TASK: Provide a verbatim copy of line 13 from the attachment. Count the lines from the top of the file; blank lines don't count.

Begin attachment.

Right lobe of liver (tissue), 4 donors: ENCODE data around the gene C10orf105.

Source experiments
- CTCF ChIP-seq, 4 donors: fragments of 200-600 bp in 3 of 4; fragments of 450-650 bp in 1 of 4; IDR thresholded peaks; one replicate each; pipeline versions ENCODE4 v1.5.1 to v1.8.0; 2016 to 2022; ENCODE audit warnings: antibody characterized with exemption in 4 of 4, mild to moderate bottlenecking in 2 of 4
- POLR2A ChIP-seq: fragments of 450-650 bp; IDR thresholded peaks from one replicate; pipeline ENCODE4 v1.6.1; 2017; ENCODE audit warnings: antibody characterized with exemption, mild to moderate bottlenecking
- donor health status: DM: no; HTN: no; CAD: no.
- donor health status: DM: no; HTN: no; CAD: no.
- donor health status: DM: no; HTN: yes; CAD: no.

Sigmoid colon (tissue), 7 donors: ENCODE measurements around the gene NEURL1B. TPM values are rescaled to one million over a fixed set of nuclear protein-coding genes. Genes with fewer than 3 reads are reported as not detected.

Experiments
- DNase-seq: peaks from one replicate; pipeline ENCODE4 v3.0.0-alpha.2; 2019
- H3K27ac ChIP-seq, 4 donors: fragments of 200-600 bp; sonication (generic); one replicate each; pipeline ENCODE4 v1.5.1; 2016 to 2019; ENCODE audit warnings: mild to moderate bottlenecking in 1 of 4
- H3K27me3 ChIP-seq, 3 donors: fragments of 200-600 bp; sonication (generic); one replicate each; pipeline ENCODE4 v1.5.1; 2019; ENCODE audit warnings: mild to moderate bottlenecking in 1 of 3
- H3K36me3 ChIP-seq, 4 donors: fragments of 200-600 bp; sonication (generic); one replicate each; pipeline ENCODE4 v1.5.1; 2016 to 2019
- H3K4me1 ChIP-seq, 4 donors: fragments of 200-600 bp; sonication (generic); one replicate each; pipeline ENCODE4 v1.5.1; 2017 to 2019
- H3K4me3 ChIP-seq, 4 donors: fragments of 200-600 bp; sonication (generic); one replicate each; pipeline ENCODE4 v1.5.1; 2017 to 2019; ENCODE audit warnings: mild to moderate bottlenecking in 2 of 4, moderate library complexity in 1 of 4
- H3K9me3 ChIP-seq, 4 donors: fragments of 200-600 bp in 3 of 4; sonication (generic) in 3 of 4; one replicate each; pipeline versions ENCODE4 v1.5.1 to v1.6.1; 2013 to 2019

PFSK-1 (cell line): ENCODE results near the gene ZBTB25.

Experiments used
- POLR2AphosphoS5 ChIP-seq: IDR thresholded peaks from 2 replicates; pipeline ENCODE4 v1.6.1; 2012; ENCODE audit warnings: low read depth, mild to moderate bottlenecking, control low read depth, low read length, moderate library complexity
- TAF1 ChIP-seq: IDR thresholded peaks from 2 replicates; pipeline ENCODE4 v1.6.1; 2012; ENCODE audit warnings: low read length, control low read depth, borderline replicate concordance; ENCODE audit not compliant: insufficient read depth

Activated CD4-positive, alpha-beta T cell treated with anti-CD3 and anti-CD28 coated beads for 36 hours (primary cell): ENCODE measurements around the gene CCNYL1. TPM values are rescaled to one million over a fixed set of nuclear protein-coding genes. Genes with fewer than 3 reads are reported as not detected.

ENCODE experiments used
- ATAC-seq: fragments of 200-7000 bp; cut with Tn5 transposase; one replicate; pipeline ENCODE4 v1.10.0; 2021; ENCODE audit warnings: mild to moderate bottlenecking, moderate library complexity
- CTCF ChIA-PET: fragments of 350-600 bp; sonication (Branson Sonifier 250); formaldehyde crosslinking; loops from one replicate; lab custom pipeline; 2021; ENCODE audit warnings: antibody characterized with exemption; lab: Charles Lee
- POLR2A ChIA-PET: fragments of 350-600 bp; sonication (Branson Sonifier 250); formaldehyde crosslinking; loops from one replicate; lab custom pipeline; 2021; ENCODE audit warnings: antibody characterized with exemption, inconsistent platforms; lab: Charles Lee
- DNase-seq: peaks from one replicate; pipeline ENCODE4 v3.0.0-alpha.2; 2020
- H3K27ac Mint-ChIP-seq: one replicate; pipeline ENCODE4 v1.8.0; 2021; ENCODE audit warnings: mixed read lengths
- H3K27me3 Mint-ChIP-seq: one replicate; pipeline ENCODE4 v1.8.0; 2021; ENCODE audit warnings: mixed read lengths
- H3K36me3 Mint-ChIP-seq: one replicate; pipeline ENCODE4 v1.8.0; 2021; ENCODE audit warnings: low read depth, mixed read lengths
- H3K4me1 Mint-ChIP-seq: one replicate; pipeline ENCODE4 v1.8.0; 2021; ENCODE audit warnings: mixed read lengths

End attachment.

- H3K36me3 ChIP-seq, 4 donors: fragments of 200-600 bp; sonication (generic); one replicate each; pipeline ENCODE4 v1.5.1; 2016 to 2019